Suns the beneficiaries as short-handed Lakers run out of gas on second night of back-to-back set.
By RANDY HILLFS Arizona
PHOENIX — Sequels typically are vehicles of measured hope and eventual disappointment, but to fans of the
Phoenix Suns, Monday night’s Nash-a-palooza II truly delivered the goods.
For the nostalgic types, it offered the opportunity to witness franchise hero Steve Nash directing the screen-roll-reliant offensive attack of coach Mike D’Antoni. To make it seem even more like old times, D’Antoni used a seven-man rotation on the second night of a back-to-back shift.
An even bigger perk was the treat of watching Nash, D’Antoni -- and the dreaded
Los Angeles Lakers they now work for -- absorb a 99-76 thrashing from the home team.
Even though the Suns’ victory doesn’t exactly boost the status of their own lottery pick, beating L.A. is a triumph in their effort to co-opt what would be a lottery selection conveyed – through some negotiating in last summer’s Nash trade – by the Lakers.
For the legion of displaced Laker loyalists in attendance, this poleaxing administered by the Suns is evidence that working without the Black Mamba is a bit tricky when attempted on tired legs.
“We just hit the wall … ninth game in 14 nights and in seven cities,” Nash, who missed 11 of his 17 shots from the field, said when asked to explain why the NBA’s 22nd least-efficient defense could hold the Lakers to 76 points and 33-percent shooting. “You could just see the wheels kind of fall off.”
The most important wheel, of course, is attached to the ankle of Kobe Bryant, the aforementioned Black Mamba. Bryant, who was injured at the end of last week’s loss to the Hawks in Atlanta, lasted one ineffective quarter in the Lakers’ subsequent game against the Indiana Pacers.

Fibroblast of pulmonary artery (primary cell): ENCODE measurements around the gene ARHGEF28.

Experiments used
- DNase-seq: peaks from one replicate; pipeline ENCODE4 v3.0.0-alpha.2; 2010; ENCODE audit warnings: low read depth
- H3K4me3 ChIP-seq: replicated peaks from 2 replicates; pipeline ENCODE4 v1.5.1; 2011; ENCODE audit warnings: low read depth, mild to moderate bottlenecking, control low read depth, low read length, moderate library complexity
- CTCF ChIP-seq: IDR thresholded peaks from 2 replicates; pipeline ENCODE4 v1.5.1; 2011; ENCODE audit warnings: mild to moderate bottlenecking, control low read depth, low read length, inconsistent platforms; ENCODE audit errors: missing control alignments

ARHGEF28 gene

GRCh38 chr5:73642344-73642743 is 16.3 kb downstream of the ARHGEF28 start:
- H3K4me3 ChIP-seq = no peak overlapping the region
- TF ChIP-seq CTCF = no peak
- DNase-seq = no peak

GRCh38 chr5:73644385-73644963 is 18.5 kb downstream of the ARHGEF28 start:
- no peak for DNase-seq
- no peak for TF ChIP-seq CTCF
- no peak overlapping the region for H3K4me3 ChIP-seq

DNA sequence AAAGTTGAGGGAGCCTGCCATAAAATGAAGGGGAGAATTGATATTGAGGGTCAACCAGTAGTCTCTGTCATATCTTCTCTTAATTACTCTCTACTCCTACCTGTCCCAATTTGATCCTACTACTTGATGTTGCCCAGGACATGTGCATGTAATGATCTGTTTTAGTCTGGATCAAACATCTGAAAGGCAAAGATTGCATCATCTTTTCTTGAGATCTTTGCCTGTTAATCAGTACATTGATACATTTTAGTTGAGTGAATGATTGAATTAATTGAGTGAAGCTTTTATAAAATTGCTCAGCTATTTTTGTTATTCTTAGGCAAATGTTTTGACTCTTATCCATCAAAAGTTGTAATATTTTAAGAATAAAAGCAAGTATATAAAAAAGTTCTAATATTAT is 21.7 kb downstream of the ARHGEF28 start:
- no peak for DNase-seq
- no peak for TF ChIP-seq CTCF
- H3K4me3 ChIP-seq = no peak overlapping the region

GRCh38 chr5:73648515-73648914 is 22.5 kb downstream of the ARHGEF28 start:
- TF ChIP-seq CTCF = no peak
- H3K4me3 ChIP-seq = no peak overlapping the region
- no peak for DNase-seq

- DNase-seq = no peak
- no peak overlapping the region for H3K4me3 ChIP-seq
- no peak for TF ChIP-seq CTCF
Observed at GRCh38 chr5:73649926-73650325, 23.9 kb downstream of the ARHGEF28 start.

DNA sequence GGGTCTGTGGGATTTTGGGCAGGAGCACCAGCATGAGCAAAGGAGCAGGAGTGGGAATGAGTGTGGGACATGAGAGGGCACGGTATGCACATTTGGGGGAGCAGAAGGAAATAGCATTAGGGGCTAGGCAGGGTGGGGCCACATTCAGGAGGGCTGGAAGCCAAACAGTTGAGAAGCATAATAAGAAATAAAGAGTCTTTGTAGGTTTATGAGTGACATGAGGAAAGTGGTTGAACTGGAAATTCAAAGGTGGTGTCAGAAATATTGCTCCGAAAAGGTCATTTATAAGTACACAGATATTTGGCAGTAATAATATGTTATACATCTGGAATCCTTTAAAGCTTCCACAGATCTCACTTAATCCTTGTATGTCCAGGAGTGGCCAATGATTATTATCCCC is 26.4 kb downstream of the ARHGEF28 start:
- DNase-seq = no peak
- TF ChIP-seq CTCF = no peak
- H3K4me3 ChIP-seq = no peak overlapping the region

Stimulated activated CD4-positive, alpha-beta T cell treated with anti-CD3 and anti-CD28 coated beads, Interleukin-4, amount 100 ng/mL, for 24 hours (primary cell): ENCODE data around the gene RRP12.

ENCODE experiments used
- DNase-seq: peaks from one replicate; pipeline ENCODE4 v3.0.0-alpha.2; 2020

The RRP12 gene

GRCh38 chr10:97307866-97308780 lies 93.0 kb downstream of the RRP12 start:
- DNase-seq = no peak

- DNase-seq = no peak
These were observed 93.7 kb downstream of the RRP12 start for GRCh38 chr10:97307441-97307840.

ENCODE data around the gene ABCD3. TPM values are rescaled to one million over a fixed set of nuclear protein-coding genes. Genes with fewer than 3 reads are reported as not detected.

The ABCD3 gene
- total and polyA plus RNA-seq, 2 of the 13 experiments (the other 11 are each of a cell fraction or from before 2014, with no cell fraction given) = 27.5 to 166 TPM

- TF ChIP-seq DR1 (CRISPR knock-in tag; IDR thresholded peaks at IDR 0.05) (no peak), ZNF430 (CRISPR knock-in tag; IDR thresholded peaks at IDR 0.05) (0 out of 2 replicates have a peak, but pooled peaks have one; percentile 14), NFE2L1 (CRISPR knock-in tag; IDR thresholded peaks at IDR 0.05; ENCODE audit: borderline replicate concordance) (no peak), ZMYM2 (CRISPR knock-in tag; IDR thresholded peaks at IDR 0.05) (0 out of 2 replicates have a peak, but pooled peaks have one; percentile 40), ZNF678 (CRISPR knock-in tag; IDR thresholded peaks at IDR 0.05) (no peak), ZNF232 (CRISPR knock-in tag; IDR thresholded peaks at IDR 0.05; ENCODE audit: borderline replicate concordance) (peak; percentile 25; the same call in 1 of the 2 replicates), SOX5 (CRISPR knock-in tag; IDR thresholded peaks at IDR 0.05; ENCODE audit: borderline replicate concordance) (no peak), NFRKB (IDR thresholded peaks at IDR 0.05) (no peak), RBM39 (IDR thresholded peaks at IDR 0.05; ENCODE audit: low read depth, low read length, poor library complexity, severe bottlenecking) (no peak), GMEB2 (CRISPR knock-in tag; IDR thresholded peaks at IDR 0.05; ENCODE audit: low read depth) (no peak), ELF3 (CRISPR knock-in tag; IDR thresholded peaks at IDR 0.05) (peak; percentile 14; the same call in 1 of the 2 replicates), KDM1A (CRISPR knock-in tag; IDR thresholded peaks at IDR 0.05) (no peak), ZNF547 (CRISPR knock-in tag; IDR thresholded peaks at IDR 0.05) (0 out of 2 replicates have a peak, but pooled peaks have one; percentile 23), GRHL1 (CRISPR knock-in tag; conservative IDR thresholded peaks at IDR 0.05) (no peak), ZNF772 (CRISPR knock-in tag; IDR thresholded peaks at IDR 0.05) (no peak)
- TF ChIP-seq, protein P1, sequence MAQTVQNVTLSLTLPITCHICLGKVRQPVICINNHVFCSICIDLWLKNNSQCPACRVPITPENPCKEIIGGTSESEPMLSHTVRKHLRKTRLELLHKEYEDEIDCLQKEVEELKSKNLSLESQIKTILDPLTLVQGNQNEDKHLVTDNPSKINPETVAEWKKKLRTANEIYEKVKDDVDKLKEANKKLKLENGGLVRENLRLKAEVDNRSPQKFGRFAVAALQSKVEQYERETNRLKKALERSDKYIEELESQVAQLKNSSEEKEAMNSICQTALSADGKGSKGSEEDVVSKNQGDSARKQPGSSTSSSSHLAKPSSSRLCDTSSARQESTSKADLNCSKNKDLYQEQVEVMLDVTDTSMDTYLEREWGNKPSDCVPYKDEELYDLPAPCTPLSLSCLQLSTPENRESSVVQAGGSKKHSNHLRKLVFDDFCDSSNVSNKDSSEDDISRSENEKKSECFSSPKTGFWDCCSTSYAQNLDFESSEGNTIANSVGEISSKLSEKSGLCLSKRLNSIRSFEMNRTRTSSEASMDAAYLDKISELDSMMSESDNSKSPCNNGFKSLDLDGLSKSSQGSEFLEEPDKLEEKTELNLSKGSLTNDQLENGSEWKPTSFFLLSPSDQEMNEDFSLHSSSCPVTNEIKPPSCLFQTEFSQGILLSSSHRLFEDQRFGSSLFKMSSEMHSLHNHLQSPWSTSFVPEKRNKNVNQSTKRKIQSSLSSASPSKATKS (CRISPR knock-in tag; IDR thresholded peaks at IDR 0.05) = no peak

But the Lakers managed to win that tough roadie, and made it two in a row sans Mamba by knocking off the Sacramento Kings on Sunday evening.
Without Bryant over seven quarters and two nights, Nash – able to sink his own fangs into D’Antoni’s offense just like the old days in Phoenix – gave L.A. a combined 34 points and 21 assists.
Was it sort of swell for D’Antoni to be able to plug Nash back into his old job description?
“Yeah, a little bit,” D’Antoni said before Monday’s rout. “But then, we’re going to have to play the other way so … you can see it … then what?
“We play a certain way, so we’re going to have to get better that way.”
That other way is Kobe Ball, which – after three more days off this week – could return for Friday’s Laker date with the Washington Wizards.
On Monday without Bryant, the Lakers couldn’t generate offense against a Suns team that had surrendered an average of 113.3 points over a four-game losing streak. The 76 Laker points represent the fewest Phoenix has given up in any game in a 23-45 season that includes victories in both of Nash’s return trips.
Having another game to experiment with, Suns interim coach Lindsey Hunter steered defensive ace P.J. Tucker back into the starting lineup and aimed him at Nash. With 6-foot-2 Jodie Meeks standing in for Bryant at two guard, Phoenix could move Goran Dragic off of Nash without fear of post-up reprisal.
The plan for Tucker was to go under ball screens, forcing Nash to become more shooter than distributor. Nash responded by making 4 of 7 shots and finishing the first quarter with 10 points and a 25-21 Lakers lead. But the former Suns great had no assists, largely because having Tucker going under the screen sort of prevented the Lakers from getting center Dwight Howard to the post while on the move.
Obliged to post up in a more static fashion, Howard missed 4 of 11 shots in the opening period and ended the game with 12 misses on 18 attempts.
“We did miss a lot of shots and they made a lot of shots, but we were a step slow tonight,” Howard said. “They capitalized tonight.
“Disappointed that we lost here … we wanted to win for Steve, but we still have an opportunity in front of us and we have to put this game behind us.”
And even though the loss registers as a temporary setback in the eight-seeded Lakers’ quest for a playoff ticket, the ninth-seeded Utah Jazz managed to lose at home Monday to the staggering New York Knicks.
So while it was a bad night in desert for the Lakers, it could have been worse.